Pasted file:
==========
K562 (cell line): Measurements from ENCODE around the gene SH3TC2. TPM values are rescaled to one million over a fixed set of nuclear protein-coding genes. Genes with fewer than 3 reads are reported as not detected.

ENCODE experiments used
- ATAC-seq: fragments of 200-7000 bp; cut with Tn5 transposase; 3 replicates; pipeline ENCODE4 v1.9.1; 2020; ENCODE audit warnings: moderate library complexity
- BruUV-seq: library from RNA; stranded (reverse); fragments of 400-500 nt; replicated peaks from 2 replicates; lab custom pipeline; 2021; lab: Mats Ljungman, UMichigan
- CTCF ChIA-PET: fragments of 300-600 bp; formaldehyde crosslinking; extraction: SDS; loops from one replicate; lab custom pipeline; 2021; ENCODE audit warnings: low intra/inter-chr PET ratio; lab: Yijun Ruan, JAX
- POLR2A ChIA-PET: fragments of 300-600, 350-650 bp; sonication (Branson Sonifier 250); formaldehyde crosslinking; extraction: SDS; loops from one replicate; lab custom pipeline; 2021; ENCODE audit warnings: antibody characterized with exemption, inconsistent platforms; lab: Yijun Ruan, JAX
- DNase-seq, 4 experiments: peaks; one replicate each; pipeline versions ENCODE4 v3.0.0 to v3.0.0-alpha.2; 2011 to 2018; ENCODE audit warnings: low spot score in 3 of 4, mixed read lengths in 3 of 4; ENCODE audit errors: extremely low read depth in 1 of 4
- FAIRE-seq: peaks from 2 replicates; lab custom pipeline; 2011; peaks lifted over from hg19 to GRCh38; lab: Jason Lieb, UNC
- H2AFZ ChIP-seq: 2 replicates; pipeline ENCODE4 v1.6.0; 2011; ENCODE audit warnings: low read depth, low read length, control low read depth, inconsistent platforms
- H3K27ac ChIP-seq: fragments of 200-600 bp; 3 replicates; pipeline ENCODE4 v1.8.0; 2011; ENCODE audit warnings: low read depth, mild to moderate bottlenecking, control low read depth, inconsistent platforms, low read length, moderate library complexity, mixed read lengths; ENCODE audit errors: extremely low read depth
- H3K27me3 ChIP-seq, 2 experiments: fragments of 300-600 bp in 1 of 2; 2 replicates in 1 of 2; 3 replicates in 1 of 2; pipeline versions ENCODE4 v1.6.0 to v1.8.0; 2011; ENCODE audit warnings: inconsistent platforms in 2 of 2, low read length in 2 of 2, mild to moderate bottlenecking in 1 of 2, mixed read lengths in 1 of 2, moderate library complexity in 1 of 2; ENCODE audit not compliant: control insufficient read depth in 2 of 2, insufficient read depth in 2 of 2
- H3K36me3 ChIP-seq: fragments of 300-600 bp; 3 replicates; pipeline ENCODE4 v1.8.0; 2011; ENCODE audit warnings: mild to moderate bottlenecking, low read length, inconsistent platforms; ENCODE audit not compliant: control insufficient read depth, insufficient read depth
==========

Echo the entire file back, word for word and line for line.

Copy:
K562 (cell line): Measurements from ENCODE around the gene SH3TC2. TPM values are rescaled to one million over a fixed set of nuclear protein-coding genes. Genes with fewer than 3 reads are reported as not detected.

ENCODE experiments used
- ATAC-seq: fragments of 200-7000 bp; cut with Tn5 transposase; 3 replicates; pipeline ENCODE4 v1.9.1; 2020; ENCODE audit warnings: moderate library complexity
- BruUV-seq: library from RNA; stranded (reverse); fragments of 400-500 nt; replicated peaks from 2 replicates; lab custom pipeline; 2021; lab: Mats Ljungman, UMichigan
- CTCF ChIA-PET: fragments of 300-600 bp; formaldehyde crosslinking; extraction: SDS; loops from one replicate; lab custom pipeline; 2021; ENCODE audit warnings: low intra/inter-chr PET ratio; lab: Yijun Ruan, JAX
- POLR2A ChIA-PET: fragments of 300-600, 350-650 bp; sonication (Branson Sonifier 250); formaldehyde crosslinking; extraction: SDS; loops from one replicate; lab custom pipeline; 2021; ENCODE audit warnings: antibody characterized with exemption, inconsistent platforms; lab: Yijun Ruan, JAX
- DNase-seq, 4 experiments: peaks; one replicate each; pipeline versions ENCODE4 v3.0.0 to v3.0.0-alpha.2; 2011 to 2018; ENCODE audit warnings: low spot score in 3 of 4, mixed read lengths in 3 of 4; ENCODE audit errors: extremely low read depth in 1 of 4
- FAIRE-seq: peaks from 2 replicates; lab custom pipeline; 2011; peaks lifted over from hg19 to GRCh38; lab: Jason Lieb, UNC
- H2AFZ ChIP-seq: 2 replicates; pipeline ENCODE4 v1.6.0; 2011; ENCODE audit warnings: low read depth, low read length, control low read depth, inconsistent platforms
- H3K27ac ChIP-seq: fragments of 200-600 bp; 3 replicates; pipeline ENCODE4 v1.8.0; 2011; ENCODE audit warnings: low read depth, mild to moderate bottlenecking, control low read depth, inconsistent platforms, low read length, moderate library complexity, mixed read lengths; ENCODE audit errors: extremely low read depth
- H3K27me3 ChIP-seq, 2 experiments: fragments of 300-600 bp in 1 of 2; 2 replicates in 1 of 2; 3 replicates in 1 of 2; pipeline versions ENCODE4 v1.6.0 to v1.8.0; 2011; ENCODE audit warnings: inconsistent platforms in 2 of 2, low read length in 2 of 2, mild to moderate bottlenecking in 1 of 2, mixed read lengths in 1 of 2, moderate library complexity in 1 of 2; ENCODE audit not compliant: control insufficient read depth in 2 of 2, insufficient read depth in 2 of 2
- H3K36me3 ChIP-seq: fragments of 300-600 bp; 3 replicates; pipeline ENCODE4 v1.8.0; 2011; ENCODE audit warnings: mild to moderate bottlenecking, low read length, inconsistent platforms; ENCODE audit not compliant: control insufficient read depth, insufficient read depth